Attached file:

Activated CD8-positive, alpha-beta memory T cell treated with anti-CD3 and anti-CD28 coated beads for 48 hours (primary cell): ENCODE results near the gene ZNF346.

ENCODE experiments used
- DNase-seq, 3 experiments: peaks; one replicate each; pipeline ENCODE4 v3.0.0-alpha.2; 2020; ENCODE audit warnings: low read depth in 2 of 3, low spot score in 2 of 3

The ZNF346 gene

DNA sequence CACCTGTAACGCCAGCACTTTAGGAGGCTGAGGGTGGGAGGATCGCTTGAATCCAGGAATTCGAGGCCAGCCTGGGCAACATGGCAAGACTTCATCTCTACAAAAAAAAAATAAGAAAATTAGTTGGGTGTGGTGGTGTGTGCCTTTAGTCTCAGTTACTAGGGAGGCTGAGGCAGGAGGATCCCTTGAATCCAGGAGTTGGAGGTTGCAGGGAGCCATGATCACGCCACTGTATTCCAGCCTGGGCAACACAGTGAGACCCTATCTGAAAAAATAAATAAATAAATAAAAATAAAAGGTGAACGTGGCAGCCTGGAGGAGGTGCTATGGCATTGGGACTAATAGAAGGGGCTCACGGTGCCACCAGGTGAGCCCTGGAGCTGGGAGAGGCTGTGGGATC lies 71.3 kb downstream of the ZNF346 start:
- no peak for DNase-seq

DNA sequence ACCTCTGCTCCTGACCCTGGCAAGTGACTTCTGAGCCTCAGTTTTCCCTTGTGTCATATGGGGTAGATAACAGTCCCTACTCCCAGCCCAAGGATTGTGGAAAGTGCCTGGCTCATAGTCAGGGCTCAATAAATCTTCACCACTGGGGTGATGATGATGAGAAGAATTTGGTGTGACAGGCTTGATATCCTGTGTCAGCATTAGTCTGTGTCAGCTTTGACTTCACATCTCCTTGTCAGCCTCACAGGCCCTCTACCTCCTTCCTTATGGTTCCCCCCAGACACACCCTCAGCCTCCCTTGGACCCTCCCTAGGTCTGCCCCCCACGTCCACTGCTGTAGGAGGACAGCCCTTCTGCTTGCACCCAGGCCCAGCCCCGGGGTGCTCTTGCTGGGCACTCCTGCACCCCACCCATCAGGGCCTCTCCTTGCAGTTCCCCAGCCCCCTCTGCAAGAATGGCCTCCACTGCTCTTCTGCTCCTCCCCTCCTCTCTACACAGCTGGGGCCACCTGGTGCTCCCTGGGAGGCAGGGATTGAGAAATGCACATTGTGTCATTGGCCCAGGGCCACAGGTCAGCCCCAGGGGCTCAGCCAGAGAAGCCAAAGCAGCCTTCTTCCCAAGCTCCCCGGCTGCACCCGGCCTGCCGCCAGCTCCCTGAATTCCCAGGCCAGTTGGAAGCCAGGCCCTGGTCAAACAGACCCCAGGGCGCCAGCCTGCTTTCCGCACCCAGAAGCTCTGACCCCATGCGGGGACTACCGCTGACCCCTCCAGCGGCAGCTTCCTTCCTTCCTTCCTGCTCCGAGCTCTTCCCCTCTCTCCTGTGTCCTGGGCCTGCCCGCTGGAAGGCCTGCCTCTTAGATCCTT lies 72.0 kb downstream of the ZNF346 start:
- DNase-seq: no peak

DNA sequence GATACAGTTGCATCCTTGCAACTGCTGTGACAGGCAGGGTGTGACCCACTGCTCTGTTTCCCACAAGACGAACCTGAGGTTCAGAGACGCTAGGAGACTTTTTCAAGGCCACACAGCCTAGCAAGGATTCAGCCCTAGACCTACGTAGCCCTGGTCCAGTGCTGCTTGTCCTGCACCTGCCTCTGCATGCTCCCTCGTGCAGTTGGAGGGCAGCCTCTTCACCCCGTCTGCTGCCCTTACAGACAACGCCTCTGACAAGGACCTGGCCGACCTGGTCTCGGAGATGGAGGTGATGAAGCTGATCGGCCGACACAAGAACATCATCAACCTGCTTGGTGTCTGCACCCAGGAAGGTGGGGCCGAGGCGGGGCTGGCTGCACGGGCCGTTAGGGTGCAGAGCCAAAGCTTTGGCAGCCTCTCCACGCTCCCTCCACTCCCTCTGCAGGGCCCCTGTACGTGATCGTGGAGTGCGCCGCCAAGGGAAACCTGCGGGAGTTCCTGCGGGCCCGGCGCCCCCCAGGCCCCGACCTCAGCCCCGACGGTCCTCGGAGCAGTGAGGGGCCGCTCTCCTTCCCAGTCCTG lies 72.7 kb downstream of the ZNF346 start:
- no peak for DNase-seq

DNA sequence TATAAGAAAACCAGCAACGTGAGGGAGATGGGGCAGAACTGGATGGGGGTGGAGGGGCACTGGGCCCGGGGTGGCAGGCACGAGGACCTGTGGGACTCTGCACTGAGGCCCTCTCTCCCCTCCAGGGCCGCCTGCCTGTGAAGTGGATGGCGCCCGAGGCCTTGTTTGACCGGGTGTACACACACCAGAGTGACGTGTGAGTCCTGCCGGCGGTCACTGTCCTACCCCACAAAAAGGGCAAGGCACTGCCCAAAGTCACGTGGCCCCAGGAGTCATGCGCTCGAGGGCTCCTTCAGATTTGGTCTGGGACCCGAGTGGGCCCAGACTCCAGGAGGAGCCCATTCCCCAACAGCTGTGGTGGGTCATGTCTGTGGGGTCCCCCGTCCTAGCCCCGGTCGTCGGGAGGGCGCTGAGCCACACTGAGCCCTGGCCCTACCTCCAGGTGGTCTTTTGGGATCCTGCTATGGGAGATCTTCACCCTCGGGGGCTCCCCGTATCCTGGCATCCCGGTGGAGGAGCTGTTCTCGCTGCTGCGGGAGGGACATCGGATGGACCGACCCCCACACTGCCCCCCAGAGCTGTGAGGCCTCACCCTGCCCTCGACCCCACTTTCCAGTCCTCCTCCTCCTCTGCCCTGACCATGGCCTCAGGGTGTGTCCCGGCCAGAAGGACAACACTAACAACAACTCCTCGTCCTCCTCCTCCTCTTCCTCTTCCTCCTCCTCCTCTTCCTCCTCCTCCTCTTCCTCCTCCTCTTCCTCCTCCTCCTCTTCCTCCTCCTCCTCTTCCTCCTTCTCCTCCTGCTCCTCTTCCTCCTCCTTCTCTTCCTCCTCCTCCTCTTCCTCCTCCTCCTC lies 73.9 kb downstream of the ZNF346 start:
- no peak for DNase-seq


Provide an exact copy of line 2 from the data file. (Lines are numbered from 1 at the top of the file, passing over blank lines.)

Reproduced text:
ENCODE experiments used